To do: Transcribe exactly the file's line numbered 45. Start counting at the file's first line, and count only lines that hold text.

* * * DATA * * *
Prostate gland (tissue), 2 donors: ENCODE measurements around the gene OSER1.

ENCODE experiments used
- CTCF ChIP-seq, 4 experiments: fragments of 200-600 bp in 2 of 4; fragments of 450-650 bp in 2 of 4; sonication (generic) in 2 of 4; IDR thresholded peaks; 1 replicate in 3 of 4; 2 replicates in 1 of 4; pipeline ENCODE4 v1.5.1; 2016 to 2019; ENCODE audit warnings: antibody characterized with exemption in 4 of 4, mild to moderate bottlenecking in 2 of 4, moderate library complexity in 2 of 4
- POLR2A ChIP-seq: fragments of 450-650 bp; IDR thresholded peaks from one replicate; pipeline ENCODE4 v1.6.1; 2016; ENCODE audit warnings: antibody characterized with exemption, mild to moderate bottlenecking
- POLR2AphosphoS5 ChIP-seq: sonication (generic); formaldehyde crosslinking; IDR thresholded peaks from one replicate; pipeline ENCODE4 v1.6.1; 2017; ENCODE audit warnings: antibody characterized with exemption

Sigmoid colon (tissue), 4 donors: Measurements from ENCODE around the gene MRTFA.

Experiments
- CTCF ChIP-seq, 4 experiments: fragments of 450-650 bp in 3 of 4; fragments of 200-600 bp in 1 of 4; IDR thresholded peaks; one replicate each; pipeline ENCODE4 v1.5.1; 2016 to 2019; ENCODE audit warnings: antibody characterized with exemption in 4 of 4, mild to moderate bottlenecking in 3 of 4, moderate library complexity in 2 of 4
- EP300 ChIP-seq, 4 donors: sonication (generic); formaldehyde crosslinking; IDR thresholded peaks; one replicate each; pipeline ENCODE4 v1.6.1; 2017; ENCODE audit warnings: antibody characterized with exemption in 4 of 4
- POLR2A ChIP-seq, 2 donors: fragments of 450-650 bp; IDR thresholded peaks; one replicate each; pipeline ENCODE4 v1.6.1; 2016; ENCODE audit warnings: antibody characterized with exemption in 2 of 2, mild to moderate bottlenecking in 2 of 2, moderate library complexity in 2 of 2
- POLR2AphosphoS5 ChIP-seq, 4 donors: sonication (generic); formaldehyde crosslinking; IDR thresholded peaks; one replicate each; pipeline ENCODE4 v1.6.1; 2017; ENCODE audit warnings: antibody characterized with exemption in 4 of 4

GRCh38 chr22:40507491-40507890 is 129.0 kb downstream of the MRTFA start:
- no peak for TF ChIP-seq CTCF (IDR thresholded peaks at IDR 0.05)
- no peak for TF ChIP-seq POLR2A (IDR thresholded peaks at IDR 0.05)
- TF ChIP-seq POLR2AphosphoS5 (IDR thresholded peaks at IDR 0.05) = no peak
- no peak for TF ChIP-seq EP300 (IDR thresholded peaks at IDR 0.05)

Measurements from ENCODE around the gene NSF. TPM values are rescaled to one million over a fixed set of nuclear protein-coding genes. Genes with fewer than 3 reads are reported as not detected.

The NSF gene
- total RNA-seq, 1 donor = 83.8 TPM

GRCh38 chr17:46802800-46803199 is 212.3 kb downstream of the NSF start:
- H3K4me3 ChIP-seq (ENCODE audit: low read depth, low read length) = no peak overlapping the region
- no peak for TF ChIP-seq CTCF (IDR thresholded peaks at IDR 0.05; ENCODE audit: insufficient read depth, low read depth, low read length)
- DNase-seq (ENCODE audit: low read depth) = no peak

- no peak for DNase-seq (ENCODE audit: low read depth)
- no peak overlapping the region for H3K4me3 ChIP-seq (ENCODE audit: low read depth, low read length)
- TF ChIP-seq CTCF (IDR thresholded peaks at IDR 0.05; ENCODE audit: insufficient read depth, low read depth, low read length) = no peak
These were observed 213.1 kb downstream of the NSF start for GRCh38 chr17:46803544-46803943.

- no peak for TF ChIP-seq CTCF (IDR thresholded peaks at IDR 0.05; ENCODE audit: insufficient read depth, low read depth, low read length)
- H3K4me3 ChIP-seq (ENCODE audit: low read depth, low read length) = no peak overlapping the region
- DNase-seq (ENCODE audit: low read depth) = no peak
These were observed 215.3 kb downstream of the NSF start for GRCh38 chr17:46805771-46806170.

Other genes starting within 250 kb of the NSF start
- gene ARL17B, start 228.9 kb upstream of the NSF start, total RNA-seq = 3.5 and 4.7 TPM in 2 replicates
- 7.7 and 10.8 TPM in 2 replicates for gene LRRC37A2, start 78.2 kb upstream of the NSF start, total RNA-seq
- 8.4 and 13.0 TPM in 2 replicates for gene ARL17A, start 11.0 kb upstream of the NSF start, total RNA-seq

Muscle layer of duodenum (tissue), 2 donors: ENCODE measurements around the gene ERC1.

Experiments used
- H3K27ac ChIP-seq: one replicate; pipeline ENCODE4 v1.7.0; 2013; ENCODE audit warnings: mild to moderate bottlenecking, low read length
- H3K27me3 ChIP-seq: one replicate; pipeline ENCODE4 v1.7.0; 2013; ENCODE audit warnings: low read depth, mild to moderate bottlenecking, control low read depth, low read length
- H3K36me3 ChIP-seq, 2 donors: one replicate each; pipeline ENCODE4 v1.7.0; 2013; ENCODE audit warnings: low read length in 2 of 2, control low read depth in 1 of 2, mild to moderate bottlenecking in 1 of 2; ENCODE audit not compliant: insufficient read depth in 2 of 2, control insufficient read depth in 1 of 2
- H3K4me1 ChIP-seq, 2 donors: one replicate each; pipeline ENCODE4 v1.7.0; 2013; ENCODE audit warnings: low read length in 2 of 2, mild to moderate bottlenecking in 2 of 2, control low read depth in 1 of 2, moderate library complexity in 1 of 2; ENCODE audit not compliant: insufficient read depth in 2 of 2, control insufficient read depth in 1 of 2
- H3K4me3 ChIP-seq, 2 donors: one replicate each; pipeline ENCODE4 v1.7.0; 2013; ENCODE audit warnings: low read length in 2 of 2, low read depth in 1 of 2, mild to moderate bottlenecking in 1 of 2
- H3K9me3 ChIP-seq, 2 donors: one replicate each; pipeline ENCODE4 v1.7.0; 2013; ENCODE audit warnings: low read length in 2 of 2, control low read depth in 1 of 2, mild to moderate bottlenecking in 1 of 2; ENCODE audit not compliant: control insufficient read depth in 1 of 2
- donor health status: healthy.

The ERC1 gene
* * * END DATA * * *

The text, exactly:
The ERC1 gene